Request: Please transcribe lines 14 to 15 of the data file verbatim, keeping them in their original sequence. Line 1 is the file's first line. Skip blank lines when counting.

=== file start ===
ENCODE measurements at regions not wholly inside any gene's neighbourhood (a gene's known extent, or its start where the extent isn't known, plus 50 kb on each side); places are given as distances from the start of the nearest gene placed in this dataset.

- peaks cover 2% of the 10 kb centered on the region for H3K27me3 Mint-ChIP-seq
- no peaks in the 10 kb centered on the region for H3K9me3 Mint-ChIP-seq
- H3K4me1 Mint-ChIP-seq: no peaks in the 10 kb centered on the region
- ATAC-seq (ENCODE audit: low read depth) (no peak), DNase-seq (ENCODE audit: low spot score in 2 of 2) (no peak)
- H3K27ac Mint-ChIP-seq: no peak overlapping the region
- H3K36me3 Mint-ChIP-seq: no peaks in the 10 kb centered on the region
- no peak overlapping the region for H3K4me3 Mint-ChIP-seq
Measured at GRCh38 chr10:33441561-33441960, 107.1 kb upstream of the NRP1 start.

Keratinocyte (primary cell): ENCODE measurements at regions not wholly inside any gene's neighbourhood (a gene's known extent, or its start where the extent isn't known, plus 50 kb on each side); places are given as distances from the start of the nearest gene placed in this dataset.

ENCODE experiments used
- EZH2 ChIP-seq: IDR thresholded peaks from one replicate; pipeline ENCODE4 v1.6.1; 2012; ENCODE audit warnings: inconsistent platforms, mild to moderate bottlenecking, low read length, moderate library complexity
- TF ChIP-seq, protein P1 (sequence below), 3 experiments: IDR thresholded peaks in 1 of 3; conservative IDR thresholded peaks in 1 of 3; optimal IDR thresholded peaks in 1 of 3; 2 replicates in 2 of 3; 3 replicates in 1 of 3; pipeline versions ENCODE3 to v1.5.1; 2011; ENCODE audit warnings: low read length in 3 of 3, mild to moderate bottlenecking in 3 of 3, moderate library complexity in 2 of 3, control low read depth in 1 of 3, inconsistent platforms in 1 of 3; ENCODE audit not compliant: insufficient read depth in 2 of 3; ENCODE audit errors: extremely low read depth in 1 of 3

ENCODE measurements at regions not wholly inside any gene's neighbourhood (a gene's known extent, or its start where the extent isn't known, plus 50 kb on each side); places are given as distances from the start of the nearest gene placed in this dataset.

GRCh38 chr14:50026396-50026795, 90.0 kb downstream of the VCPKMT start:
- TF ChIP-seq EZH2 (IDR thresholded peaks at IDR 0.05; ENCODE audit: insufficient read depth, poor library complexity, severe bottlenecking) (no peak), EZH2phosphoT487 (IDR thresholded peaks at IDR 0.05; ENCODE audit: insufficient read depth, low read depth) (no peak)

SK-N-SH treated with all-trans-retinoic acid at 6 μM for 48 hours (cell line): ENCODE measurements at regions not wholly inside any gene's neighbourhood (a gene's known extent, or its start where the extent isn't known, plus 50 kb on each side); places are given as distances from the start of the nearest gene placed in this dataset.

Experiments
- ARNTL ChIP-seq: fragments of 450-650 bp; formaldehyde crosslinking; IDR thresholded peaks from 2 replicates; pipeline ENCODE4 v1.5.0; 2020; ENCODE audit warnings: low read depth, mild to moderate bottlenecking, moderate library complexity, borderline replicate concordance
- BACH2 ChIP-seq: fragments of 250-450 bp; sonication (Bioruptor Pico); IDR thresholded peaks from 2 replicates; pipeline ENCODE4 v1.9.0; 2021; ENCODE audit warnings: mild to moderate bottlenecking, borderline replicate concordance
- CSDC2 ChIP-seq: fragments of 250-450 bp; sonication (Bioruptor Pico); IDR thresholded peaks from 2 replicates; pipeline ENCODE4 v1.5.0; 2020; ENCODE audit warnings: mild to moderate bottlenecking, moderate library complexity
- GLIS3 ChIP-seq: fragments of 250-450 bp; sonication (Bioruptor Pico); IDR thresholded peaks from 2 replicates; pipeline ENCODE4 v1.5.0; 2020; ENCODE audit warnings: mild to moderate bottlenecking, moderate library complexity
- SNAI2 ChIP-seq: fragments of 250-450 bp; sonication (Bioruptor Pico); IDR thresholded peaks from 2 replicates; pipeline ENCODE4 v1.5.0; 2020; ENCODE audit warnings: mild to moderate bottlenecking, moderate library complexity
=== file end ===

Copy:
ENCODE measurements at regions not wholly inside any gene's neighbourhood (a gene's known extent, or its start where the extent isn't known, plus 50 kb on each side); places are given as distances from the start of the nearest gene placed in this dataset.

GRCh38 chr14:50026396-50026795, 90.0 kb downstream of the VCPKMT start: